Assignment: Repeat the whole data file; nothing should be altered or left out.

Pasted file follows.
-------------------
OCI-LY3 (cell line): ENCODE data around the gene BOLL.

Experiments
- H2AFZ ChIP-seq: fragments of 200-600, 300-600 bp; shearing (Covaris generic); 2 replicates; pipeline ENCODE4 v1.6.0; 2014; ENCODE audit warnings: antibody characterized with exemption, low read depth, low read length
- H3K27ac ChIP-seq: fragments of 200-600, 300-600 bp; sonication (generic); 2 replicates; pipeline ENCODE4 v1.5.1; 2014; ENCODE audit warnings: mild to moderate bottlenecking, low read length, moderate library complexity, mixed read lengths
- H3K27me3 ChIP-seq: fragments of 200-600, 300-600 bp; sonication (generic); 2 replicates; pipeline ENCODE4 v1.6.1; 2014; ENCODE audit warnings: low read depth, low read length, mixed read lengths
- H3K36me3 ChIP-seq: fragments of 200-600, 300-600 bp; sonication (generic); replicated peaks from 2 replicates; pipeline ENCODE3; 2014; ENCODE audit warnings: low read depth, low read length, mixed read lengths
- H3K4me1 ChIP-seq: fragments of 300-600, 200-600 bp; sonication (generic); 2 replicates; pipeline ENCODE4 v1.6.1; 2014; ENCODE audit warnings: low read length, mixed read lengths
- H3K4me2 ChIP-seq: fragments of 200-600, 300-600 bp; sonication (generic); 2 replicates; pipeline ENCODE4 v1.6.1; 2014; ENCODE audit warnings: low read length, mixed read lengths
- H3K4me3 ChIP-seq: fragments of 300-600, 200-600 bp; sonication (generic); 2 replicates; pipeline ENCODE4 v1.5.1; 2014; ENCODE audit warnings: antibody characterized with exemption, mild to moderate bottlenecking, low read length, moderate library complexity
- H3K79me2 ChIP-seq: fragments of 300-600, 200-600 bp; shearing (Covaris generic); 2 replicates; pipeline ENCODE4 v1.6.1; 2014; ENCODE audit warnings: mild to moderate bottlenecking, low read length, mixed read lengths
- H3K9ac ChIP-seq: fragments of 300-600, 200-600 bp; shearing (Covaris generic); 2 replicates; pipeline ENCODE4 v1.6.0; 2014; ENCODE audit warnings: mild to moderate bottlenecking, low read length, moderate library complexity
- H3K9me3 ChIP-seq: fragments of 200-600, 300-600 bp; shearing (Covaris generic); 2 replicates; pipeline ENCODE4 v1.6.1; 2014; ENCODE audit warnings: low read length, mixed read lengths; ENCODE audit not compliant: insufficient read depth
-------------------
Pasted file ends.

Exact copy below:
OCI-LY3 (cell line): ENCODE data around the gene BOLL.

Experiments
- H2AFZ ChIP-seq: fragments of 200-600, 300-600 bp; shearing (Covaris generic); 2 replicates; pipeline ENCODE4 v1.6.0; 2014; ENCODE audit warnings: antibody characterized with exemption, low read depth, low read length
- H3K27ac ChIP-seq: fragments of 200-600, 300-600 bp; sonication (generic); 2 replicates; pipeline ENCODE4 v1.5.1; 2014; ENCODE audit warnings: mild to moderate bottlenecking, low read length, moderate library complexity, mixed read lengths
- H3K27me3 ChIP-seq: fragments of 200-600, 300-600 bp; sonication (generic); 2 replicates; pipeline ENCODE4 v1.6.1; 2014; ENCODE audit warnings: low read depth, low read length, mixed read lengths
- H3K36me3 ChIP-seq: fragments of 200-600, 300-600 bp; sonication (generic); replicated peaks from 2 replicates; pipeline ENCODE3; 2014; ENCODE audit warnings: low read depth, low read length, mixed read lengths
- H3K4me1 ChIP-seq: fragments of 300-600, 200-600 bp; sonication (generic); 2 replicates; pipeline ENCODE4 v1.6.1; 2014; ENCODE audit warnings: low read length, mixed read lengths
- H3K4me2 ChIP-seq: fragments of 200-600, 300-600 bp; sonication (generic); 2 replicates; pipeline ENCODE4 v1.6.1; 2014; ENCODE audit warnings: low read length, mixed read lengths
- H3K4me3 ChIP-seq: fragments of 300-600, 200-600 bp; sonication (generic); 2 replicates; pipeline ENCODE4 v1.5.1; 2014; ENCODE audit warnings: antibody characterized with exemption, mild to moderate bottlenecking, low read length, moderate library complexity
- H3K79me2 ChIP-seq: fragments of 300-600, 200-600 bp; shearing (Covaris generic); 2 replicates; pipeline ENCODE4 v1.6.1; 2014; ENCODE audit warnings: mild to moderate bottlenecking, low read length, mixed read lengths
- H3K9ac ChIP-seq: fragments of 300-600, 200-600 bp; shearing (Covaris generic); 2 replicates; pipeline ENCODE4 v1.6.0; 2014; ENCODE audit warnings: mild to moderate bottlenecking, low read length, moderate library complexity
- H3K9me3 ChIP-seq: fragments of 200-600, 300-600 bp; shearing (Covaris generic); 2 replicates; pipeline ENCODE4 v1.6.1; 2014; ENCODE audit warnings: low read length, mixed read lengths; ENCODE audit not compliant: insufficient read depth